One of the worst moments for me in all of this is something that when I say it now, is going to sound ridiculous. But it’s still something I vividly remember to this day. It was at my 16 week midwife appointment. It was the first time I was going to see my midwife since the scan at 13 weeks and I wasn’t sure if she’d know the news. Does the hospital update records somewhere that she would later read, turns out, no. My midwife was a lovely lady, always made me feel comfortable. She went even further up in my estimation in the last few weeks of my pregnancy when she asked if I had any questions and would I like to start working on my birth plan. I said no every time to questions and politely declined creating a birth plan because, can you really ever plan for birth?! From what I’d heard it was utter chaos from start to finish and having a plan just seemed like you were failing from the start. Anyway, on this particular day at around 36 weeks she said ‘Stephanie, let me tell you, you are refreshingly normal for a first time Mum. I usually get pages of problems, birth plans coming out of my ears and at least a phone call a week asking the most obscure questions. Your outlook on this pregnancy is something to behold’. I was so smug. I thanked her for her comments, walked out that surgery, called Michael and was like ‘Err… the midwife called me refreshingly normal!’ His response of ‘Well she doesn’t know you very well then does she’ was both hurtful, although somewhat accurate.

I digress, the most upsetting part was when I told her we were down to one twin. She offered her condolences, asked how I was feeling etc. Then she opened my maternity notes. Every page and every piece of paper in there was headed up with the words ‘twin pregnancy’. Every page had two columns. Two columns for measurements, two columns for heartbeats, two columns for just about every reading they could take. She then said ‘do you mind if I change this paperwork to reflect what’s happened so theres no confusion at a later date?’ I of course did the ‘yep, that’s fine’ and she proceeded to cross out in thick black marker any trace of twin two. The columns very quickly become ‘column’. The word ‘twin’ was crossed out and she scribbled down ‘no foetal heartbeat found on twin two at dating scan’. I wanted to grab that marker and shove it up her arse! How dare she scribble out my baby! Could she not get me new maternity notes? I’ll pop these ones in a memory box and wait for a new set. Anything to stop you defacing the most important book I’ve ever owned! I’ve been paying national insurance for 11 years love! I’ve never been to hospital, hardly ever get sick, I deserve a second bloody set of notes, god damn it! In hindsight, she did ask if I minded and the politeness in me burst out before I’d actually thought of what she was going to do and no amount of marker or tip-ex was going to bring twin two back so I just needed to get on with it. She must be involved in situations like this every day of her life. Stop being a melt, O’Connor, I thought and be glad she’s here.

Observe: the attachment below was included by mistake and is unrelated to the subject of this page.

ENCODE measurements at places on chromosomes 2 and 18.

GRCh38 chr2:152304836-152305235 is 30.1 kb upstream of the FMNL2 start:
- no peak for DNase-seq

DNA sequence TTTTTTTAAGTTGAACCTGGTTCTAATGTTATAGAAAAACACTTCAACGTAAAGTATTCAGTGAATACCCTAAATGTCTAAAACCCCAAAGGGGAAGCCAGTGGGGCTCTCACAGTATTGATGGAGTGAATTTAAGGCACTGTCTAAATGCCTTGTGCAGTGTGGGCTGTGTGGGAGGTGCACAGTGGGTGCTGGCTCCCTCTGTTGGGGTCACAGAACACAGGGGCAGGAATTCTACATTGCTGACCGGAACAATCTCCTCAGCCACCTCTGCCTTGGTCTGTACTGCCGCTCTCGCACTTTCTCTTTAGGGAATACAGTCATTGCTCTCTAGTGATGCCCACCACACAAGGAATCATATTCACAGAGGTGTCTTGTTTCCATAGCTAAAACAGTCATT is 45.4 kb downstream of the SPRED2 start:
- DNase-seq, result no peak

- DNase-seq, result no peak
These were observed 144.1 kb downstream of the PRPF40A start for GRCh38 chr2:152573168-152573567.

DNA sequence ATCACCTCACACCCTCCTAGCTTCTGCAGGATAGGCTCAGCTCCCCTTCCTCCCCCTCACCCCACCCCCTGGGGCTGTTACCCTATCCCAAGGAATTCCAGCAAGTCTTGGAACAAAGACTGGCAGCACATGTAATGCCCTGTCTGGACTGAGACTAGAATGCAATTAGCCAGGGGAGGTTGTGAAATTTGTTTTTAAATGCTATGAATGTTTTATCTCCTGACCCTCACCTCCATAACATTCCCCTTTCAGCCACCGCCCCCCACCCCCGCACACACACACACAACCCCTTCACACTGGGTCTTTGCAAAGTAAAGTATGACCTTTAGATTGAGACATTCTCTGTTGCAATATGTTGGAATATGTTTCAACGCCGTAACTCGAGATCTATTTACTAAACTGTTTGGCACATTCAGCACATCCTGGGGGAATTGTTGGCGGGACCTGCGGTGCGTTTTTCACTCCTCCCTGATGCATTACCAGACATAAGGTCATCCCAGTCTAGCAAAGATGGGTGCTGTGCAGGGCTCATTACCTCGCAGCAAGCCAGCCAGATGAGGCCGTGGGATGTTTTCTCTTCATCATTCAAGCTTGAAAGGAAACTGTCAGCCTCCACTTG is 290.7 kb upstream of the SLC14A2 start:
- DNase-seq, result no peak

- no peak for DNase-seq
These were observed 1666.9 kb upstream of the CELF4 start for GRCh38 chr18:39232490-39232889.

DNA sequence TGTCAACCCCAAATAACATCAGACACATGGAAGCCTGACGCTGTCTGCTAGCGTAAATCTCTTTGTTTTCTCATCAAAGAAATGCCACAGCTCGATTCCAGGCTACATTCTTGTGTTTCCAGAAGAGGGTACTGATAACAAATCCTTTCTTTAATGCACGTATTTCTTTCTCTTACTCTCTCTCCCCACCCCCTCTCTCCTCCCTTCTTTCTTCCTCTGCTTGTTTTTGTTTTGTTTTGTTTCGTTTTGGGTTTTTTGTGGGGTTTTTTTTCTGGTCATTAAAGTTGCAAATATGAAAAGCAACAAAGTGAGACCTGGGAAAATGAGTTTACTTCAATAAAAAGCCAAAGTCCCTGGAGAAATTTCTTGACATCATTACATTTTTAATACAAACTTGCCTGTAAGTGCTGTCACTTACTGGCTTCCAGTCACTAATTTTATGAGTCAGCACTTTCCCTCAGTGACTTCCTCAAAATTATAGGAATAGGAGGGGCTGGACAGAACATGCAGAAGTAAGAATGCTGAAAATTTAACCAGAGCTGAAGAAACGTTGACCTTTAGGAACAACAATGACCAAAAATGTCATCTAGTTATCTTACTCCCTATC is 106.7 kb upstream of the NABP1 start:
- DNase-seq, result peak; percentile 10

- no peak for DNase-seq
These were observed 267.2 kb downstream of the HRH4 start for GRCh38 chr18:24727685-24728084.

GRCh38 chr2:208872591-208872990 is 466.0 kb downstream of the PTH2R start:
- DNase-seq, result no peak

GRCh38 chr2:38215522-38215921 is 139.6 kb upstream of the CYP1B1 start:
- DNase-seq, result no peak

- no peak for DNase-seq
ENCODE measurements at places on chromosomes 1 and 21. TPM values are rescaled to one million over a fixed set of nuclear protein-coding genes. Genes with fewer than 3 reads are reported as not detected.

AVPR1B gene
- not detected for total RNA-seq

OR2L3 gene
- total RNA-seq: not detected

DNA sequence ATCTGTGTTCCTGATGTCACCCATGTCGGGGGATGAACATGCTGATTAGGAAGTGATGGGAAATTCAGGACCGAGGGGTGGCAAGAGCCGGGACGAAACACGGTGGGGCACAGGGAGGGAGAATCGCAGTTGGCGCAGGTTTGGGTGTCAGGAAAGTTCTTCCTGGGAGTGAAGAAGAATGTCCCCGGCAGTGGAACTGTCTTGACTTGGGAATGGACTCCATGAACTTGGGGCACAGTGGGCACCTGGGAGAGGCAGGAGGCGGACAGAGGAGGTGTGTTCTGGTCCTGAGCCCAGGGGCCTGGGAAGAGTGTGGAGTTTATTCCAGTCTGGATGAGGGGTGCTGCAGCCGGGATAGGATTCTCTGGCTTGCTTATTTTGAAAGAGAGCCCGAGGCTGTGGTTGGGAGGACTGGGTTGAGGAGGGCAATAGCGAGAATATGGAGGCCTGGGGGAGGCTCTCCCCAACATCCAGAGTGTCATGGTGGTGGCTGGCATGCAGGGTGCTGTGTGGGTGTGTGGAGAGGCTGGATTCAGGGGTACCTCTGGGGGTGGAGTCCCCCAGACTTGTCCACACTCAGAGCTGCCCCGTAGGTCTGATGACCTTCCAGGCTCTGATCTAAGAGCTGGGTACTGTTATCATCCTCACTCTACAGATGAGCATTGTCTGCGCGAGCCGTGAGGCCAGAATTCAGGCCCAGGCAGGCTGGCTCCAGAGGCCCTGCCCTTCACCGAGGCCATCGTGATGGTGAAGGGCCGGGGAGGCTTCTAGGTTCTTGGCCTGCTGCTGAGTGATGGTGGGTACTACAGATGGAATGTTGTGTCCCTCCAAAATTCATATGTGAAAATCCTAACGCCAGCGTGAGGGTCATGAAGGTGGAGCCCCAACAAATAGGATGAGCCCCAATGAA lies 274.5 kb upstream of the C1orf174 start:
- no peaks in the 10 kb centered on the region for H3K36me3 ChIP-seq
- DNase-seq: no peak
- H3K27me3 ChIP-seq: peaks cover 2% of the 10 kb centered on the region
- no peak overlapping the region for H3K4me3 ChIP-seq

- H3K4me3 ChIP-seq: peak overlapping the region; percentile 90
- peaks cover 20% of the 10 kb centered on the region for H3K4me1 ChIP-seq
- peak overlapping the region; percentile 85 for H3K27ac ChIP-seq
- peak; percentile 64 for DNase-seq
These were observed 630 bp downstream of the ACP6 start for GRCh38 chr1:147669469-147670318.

The next few months were lovely. The nausea had gone, I was starting to get a real life bump, my skin and hair were Instagram worthy (minus the filter), we’d started baby shopping, Christmas was around the corner and we’d finally sold our flat! It went on the market when we were in Copenhagen in September and sold it in mid-November. Great – now we just need to find somewhere to live before the baby comes. 6 months? Piece of cake 😉


We viewed about 10 houses in all and every time I came away thinking ‘meh… yeah I could live there, but I’m not obsessed with it’. Then on 10 December we viewed our new home. As soon as we pulled up outside I said to Michael I loved it and whatever we faced inside we could sort. It was on a quiet cul-de-sac, big drive and a front lawn! I don’t know why but I’ve always wanted my own front lawn. I love really stereo-typical Simpson/Family Guy houses and I firmly believe it’s because of the front lawn. I remember as a kid sitting on the front lawn in the sunshine with my dog, Duke, chatting to my Dad whilst he cleaned the car, Mum would bring us out a drink and we’d all chat to the neighbours, the ice cream van would pull up and looking back to that time – life was pretty cushty. I had visions of our little one (maybe one’s in the future) riding their bikes out here whilst Michael is mowing said lawn and I’m shouting ‘lunch is ready’ from the door on a Sunday afternoon. I know, I just read that back to, it’s awfully cringe but that was the ultimate goal.